Conflict of Interest: All authors report no conflict of interest.
Headache as a Crucial Symptom in the Etiology of Convexal Subarachnoid Hemorrhage
Article first published online: 23 AUG 2013
© 2013 American Headache Society
Headache: The Journal of Head and Face Pain
Volume 54, Issue 3, pages 545–550, March 2014
How to Cite
Rico, M., Benavente, L., Para, M., Santamarta, E., Pascual, J. and Calleja, S. (2014), Headache as a Crucial Symptom in the Etiology of Convexal Subarachnoid Hemorrhage. Headache: The Journal of Head and Face Pain, 54: 545–550. doi: 10.1111/head.12197
- Issue published online: 4 MAR 2014
- Article first published online: 23 AUG 2013
- Manuscript Accepted: 16 JUN 2013
- subarachnoid hemorrhage;
Convexal subarachnoid hemorrhage has been associated with different diseases, reversible cerebral vasoconstriction syndrome and cerebral amyloid angiopathy being the 2 main causes.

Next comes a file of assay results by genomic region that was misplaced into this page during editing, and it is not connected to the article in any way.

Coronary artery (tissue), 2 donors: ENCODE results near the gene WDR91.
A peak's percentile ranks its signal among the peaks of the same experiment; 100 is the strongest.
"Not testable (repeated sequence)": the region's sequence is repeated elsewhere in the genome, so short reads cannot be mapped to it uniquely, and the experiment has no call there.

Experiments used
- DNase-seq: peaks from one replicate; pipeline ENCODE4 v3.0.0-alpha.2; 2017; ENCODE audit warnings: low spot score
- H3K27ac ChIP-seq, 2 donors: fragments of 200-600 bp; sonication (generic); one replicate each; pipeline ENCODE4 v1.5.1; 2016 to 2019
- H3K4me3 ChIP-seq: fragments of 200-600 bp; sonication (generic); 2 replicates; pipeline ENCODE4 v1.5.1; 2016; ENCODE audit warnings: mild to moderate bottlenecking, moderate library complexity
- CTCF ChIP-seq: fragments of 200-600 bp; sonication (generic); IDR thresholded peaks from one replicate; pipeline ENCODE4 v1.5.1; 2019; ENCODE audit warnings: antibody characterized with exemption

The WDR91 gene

To investigate whether headache at onset is determinant in identifying the underlying etiology for convexal subarachnoid hemorrhage.
After searching in the database of our hospital, 24 patients were found with convexal subarachnoid hemorrhage in the last 10 years. The mean age of the sample was 69.5 years. We recorded data referring to demographics, symptoms and neuroimaging.
Cerebral amyloid angiopathy patients accounted for 46% of the sample, 13% were diagnosed with reversible cerebral vasoconstriction syndrome, 16% with several other etiologies, and in 25%, the cause remained unknown. Mild headache was present only in 1 (9%) of the 11 cerebral amyloid angiopathy patients, while severe headache was the dominant feature in 86% of cases of the remaining etiologies.
Headache is a key symptom allowing a presumptive etiological diagnosis of convexal subarachnoid hemorrhage. While the absence of headache suggests cerebral amyloid angiopathy as the more probable cause, severe headache obliges us to rule out other etiologies, such as reversible cerebral vasoconstriction syndrome.